It only lasts to add the condition of execution of the WhileActivity1, which we’ll do so within the Conditions property, which is located in the Property List of the activity. Once there, we’ll select the type of condition, that in this case will be a Declarative Rule Condition one, and then we’ll create a new one with the name WhileActivityRule, and whose condition will be this.Counter < 10 (you may use intellisense inside the dialog to enter the condition). With this we will achieve the WhileActivity1 to execute while the value of our counter remains below 10. Finally, our activity is already completed, it only needs to be compiled to produce the Assembly and be able to distribute it to use in our workflows.

Activity Derivation

Activity derivation is the other method to create Custom Activities. Unlike the composition, where with several basic activities we can create a new large and complex activity, on this method we focus on creating one single activity, defining their properties and execution model. Let’s look at an example of an activity created by this method, which will be aiming to display a message on the console.

In order to do that we´ll create a new project of type Workflow Activity Library. We will name it “WFActivityDerivation” and add a new class called ActivityDerivationExample.cs, which the following code:

public class ActivityDerivationExample : Activity
{
    string _text;

    public string Text
    {
        get { return _text; }
        set { _text = value; }
    }

    protected override ActivityExecutionStatus Execute(
    ActivityExecutionContext executionContext)
    {
        Console.WriteLine(Text);
  Console.ReadKey();
        return ActivityExecutionStatus.Closed;
    }
}

The class inherits from

System.Workflow.ComponentModel.Activity, which is the base of all activities in WF. Our example activity exposes a property called “Text” whose value can be set from the workflow designer and which will be displayed on the console when the activity runs.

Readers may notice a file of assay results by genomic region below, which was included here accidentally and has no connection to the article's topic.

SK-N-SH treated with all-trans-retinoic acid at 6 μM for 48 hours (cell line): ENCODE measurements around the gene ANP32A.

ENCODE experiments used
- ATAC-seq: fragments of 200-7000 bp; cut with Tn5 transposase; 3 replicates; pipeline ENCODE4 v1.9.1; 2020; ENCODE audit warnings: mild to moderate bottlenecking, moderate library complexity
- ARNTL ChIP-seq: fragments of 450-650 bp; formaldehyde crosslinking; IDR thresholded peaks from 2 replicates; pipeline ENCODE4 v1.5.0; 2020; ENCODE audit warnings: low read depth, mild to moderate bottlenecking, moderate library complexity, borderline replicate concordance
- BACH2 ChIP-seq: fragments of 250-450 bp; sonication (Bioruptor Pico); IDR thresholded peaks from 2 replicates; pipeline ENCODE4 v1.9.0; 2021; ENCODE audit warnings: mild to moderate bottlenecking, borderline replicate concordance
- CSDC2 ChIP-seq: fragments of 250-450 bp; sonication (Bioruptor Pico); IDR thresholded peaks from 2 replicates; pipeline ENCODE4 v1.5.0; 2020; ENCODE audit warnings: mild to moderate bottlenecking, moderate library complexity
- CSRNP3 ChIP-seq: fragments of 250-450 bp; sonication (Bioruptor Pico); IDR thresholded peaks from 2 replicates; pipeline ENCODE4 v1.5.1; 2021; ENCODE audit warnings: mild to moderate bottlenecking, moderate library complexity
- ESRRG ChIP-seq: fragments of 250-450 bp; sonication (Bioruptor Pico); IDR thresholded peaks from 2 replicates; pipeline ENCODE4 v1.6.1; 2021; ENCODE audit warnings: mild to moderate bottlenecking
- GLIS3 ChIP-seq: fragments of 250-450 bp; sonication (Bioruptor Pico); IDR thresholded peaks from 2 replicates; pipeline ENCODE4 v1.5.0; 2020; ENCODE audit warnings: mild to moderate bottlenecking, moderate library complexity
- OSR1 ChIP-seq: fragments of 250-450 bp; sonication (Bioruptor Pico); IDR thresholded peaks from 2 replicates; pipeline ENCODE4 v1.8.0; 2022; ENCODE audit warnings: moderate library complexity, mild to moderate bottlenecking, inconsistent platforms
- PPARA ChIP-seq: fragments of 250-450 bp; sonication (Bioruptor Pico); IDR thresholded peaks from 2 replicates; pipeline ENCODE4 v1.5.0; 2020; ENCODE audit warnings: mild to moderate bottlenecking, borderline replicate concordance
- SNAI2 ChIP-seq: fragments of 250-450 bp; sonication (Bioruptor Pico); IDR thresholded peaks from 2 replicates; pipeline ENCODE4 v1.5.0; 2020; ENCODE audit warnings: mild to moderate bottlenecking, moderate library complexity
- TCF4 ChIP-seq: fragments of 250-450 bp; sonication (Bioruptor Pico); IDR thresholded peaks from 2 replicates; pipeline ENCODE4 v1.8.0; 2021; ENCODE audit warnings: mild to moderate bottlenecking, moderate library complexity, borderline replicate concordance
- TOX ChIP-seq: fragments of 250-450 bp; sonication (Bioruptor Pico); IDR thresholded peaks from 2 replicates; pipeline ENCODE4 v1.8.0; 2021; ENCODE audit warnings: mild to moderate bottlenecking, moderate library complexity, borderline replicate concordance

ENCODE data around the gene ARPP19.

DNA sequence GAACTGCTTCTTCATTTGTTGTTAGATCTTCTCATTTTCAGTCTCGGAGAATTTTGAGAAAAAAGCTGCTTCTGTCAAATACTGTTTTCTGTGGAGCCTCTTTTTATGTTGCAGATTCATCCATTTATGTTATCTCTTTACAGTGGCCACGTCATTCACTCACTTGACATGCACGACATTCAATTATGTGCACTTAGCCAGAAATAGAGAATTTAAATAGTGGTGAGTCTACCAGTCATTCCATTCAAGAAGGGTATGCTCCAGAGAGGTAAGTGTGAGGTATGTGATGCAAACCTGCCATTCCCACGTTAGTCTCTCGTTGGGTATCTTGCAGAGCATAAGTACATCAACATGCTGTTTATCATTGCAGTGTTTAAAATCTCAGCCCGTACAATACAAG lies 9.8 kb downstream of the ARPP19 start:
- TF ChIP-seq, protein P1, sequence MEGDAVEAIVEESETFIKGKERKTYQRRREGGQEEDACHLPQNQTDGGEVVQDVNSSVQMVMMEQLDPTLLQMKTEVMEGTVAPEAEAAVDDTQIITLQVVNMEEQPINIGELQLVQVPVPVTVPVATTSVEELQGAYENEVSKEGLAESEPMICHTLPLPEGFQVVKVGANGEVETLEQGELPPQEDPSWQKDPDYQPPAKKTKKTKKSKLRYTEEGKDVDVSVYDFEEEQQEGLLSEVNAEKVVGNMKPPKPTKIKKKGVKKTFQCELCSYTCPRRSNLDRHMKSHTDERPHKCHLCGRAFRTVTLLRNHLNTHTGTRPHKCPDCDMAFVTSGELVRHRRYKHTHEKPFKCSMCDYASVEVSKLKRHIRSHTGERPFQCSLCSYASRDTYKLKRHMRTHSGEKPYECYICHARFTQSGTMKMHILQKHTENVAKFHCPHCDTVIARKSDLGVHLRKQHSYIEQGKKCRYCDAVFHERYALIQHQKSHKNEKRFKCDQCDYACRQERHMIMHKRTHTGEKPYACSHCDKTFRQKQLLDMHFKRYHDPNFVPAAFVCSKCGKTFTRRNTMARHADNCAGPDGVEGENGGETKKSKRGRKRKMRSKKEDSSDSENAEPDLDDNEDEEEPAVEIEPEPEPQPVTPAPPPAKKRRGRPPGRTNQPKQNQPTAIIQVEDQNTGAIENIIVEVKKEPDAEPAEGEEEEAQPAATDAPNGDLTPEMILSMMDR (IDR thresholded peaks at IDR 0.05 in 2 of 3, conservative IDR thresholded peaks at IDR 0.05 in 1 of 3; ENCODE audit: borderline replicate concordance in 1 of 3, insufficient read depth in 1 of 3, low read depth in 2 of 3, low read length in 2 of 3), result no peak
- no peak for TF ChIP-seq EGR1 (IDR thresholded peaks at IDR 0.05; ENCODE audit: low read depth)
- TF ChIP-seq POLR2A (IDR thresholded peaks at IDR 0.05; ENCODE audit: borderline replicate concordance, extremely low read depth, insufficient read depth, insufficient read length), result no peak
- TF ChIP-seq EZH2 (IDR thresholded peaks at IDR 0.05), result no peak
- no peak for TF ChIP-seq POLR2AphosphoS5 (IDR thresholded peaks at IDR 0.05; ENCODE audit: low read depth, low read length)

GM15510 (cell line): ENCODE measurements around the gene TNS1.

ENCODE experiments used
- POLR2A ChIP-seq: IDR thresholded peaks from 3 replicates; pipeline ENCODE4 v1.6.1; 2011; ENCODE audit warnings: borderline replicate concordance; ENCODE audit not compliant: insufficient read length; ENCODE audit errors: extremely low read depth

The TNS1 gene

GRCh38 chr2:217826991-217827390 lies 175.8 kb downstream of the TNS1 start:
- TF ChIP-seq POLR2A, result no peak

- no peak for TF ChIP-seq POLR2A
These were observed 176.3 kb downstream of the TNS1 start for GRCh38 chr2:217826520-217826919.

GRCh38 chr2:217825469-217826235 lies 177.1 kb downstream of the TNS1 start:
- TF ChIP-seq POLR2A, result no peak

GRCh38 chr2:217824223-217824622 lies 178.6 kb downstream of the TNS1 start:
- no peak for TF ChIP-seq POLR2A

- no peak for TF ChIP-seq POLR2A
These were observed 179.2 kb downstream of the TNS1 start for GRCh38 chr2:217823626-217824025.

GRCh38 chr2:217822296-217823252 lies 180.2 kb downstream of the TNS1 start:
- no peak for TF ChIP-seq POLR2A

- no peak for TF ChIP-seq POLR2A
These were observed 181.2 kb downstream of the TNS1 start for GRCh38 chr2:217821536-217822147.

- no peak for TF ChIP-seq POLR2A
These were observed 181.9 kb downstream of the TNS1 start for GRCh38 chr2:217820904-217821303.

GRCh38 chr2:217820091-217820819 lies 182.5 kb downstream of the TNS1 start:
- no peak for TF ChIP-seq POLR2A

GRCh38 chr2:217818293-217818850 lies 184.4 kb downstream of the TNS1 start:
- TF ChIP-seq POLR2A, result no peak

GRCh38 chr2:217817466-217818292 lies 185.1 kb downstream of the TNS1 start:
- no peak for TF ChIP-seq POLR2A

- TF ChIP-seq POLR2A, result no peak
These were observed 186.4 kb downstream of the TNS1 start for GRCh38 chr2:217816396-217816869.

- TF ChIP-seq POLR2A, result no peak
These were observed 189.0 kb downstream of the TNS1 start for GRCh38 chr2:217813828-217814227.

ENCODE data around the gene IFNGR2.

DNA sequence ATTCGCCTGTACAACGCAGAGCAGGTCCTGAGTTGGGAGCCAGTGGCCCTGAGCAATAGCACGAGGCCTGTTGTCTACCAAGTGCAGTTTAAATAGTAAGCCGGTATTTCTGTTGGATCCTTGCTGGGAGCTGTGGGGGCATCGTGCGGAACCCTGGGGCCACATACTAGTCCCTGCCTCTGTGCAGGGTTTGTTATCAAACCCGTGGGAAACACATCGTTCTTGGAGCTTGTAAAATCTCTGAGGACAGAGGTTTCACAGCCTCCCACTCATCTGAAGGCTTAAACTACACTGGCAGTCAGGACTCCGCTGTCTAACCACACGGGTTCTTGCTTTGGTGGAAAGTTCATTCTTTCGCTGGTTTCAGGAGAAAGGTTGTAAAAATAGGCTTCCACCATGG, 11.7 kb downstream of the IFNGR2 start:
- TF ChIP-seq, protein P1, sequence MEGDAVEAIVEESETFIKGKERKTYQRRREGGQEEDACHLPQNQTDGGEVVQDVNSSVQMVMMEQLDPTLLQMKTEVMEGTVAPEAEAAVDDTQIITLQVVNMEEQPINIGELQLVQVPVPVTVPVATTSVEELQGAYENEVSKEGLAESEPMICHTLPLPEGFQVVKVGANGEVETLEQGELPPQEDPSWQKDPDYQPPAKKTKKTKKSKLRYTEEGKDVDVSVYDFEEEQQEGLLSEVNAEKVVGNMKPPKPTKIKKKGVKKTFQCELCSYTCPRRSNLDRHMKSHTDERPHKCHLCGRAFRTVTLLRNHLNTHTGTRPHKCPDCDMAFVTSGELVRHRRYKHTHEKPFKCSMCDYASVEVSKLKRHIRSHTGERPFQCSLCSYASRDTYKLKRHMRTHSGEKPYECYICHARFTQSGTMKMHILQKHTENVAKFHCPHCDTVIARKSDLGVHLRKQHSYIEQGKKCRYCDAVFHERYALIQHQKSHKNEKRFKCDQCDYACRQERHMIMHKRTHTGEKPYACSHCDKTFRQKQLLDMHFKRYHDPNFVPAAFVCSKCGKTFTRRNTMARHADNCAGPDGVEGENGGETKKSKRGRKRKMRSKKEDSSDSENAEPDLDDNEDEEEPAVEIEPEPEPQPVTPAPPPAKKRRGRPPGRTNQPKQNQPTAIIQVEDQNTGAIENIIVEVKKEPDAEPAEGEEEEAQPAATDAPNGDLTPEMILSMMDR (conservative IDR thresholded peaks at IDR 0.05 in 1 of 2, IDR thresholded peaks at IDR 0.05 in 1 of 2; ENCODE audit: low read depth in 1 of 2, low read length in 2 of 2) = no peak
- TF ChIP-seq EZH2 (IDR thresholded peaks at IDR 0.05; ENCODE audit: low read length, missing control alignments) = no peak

The main feature of this class is the Execute method. When we override this method we are assuming full responsibility for the behavior of the activity. When the time comes to execute our custom activity, WF runtime will invoke our Execute method and then show our message on the console.

After that we need to tell the WF runtime that our activity execution has ended, returning the value Closed of the ActivityExecutionStatus.

At this point we can build our activity and create the assembly for distribution and build an example to test our both activities.

In order to do that, we need to create a new project of Sequential Workflow Console Application type. To view our custom activities on the Tool Box, we have two possibilities. One is to have both custom activities proyect and the workflow project on the same solution and the other is adding them on the Tool Box with the “Choose Items” option that appears on the Tool Box´s context menu.

Now we´ll drop the ActivityCompositonExample activity on the Sequential Workflow, renaming it like CompositeActivity, and setting the Counter property, then we´ll do the same with the ActivityDerivationExample putting it below the previous activity and renaming it like WriteActivity and setting this Text property.

Our Workflow has to look like the following picture:

We could notice that the activities within CompositeActivity can’t be edited from the Workflow. This is because it is a closed activity, and any needed change could only be done on the project that created the activity.

Once the Workflow is done we are ready to compile it and test our activities.

Fine tuning our activities

WF provides us with methods to control the way we present and validate our activities at design time. These mechanisms are: Property Attributtes, Activity Designers and Activity Validators. Let’s review them one by one.

Property Attributes

If we look at the Text property of WriteActivity (or any other property it has) we can notice that it belongs to a group named Misc. This can be better organized by using the attributes WF provides. For example, if we add some attributes to the Text property of the ActivityDerivationExample activity we can add a predefined value, a description and a category to belong to.